Brazilian Journal of Pulmonology

ISSN (on-line): 1806-3756 | ISSN (printed): 1806-3713


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Predictors of tuberculosis treatment outcomes

Preditores dos desfechos do tratamento da tuberculose

Renata de Lima Orofino, Pedro Emmanuel Americano do Brasil, Anete Trajman, Carolina Arana Stanis Schmaltz, Margareth Dalcolmo, Valéria Cavalcanti Rolla

J Bras Pneumol.2012;38(1):88-97

Abstract PDF PT PDF EN Portuguese Text

Objective: To analyze tuberculosis treatment outcomes and their predictors. Methods: This was a retrospective longitudinal cohort study involving tuberculosis patients treated between 2004 and 2006 at the Instituto de Pesquisa Evandro Chagas, in the city of Rio de Janeiro. We estimated adjusted risk ratios (ARRs) for the predictors of treatment outcomes. Results: Among 311 patients evaluated, the rates of cure, treatment abandonment, treatment failure, and mortality were 72%, 19%, 2%, and 6%, respectively. Changes in the treatment regimen due to adverse events occurred in 8%. The factors found to reduce the probability of cure were alcoholism (ARR, 0.30), use of the streptomycin+ethambutol+ofloxacin (SEO) regimen (ARR, 0.32), HIV infection without the use of antiretroviral therapy (ART; ARR, 0.36), and use of the rifampin+isoniazid+pyrazinamide+ethambutol regimen (ARR, 0.58). Being younger and being alcoholic both increased the probability of abandonment (ARR, 3.84 and 1.76, respectively). It was impossible to determine the ARR for the remaining outcomes due to their low prevalence. However, using the relative risk (RR), we identified the following potential predictors of mortality: use of the SEO regimen (RR, 11.43); HIV infection without ART (RR, 9.64); disseminated tuberculosis (RR, 9.09); lack of bacteriological confirmation (RR, 4.00); diabetes mellitus (RR, 3.94); and homosexual/bisexual behavior (RR, 2.97). Low income was a potential predictor of treatment failure (RR, 11.70), whereas disseminated tuberculosis and HIV infection with ART were potential predictors of changes in the regimen due to adverse events (RR, 3.57 and 2.46, respectively). Conclusions: The SEO regimen should not be used for extended periods. The data confirm the importance of ART and suggest the need to use it early.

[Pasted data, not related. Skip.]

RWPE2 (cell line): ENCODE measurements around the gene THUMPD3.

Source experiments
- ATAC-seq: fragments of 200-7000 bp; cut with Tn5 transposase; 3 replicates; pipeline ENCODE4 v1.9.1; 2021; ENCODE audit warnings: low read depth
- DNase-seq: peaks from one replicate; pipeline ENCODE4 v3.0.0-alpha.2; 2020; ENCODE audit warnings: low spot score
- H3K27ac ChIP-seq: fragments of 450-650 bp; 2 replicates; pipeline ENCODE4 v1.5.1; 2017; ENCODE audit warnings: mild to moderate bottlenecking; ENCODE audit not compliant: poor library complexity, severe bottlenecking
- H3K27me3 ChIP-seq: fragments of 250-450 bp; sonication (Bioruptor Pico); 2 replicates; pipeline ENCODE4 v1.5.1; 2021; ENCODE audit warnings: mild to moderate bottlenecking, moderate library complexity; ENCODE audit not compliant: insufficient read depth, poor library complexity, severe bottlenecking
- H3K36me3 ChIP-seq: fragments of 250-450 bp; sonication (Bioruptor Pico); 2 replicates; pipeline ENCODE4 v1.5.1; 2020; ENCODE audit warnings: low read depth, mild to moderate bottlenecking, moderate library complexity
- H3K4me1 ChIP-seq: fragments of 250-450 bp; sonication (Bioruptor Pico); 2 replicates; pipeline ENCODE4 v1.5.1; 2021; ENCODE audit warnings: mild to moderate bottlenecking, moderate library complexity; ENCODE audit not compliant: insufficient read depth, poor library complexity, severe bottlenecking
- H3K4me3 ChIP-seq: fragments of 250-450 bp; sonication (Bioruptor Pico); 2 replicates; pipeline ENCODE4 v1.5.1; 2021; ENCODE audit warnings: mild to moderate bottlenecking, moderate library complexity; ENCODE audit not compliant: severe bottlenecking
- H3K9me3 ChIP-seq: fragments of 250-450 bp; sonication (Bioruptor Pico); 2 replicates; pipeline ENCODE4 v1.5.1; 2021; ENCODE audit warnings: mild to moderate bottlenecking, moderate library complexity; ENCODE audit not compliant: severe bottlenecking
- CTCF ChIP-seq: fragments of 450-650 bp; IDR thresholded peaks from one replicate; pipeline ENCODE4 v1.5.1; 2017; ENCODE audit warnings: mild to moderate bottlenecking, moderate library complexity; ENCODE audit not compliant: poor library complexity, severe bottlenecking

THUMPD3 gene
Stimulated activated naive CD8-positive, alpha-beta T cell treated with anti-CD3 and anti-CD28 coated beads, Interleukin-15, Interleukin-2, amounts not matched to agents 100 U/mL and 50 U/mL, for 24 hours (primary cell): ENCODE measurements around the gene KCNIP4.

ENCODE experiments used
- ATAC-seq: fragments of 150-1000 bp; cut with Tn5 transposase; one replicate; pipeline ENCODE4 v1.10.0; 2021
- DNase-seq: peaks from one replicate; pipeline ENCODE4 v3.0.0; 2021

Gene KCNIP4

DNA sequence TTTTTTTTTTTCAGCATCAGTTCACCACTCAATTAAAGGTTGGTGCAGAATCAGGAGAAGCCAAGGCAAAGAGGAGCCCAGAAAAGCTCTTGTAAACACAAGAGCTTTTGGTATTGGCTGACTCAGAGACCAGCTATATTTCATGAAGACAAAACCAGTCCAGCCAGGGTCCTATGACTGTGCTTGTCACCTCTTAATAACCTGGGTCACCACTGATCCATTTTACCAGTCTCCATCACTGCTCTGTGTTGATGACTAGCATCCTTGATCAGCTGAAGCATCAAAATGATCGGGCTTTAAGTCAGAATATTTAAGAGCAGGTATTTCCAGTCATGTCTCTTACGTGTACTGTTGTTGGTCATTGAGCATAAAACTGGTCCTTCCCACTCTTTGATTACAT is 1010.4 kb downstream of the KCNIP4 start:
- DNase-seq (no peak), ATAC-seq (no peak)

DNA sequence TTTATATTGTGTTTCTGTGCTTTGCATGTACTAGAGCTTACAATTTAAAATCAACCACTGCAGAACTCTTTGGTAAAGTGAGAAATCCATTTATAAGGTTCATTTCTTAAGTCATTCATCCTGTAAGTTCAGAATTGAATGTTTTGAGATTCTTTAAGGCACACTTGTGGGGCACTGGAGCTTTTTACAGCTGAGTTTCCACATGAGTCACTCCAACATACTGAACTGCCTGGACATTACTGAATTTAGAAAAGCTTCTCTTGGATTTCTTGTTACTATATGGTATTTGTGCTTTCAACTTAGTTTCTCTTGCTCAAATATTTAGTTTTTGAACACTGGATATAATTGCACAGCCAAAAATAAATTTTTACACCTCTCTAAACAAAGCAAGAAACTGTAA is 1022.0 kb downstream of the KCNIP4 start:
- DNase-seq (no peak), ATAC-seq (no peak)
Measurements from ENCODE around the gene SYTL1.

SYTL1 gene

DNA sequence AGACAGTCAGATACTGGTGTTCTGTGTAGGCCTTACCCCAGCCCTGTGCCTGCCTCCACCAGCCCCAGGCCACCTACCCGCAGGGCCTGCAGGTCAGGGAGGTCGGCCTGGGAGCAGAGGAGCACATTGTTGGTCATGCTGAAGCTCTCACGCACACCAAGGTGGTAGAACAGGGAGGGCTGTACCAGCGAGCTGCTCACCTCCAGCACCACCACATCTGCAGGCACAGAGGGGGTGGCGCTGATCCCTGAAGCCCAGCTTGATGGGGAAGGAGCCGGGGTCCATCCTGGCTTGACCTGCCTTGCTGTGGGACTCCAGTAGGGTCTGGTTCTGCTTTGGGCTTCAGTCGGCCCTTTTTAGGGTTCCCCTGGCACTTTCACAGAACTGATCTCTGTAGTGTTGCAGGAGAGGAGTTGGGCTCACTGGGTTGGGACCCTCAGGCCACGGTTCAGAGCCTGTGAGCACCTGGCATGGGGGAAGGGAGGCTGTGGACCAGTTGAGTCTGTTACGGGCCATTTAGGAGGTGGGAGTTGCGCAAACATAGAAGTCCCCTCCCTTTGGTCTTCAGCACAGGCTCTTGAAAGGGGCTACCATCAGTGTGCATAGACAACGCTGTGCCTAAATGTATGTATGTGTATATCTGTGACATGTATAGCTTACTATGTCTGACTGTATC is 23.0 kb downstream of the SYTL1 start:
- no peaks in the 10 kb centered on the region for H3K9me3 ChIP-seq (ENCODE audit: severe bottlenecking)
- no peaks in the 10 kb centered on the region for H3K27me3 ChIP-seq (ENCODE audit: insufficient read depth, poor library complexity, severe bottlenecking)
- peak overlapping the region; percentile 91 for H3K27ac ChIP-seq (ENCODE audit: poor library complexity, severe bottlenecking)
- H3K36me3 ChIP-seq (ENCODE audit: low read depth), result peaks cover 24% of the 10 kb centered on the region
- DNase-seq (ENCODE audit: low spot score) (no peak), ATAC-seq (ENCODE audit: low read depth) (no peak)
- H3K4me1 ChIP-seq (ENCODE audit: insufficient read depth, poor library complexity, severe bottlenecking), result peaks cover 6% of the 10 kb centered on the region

Keywords: Tuberculosis; HIV; Rifampin; Drug toxicity; Risk factors; Medication adherence.




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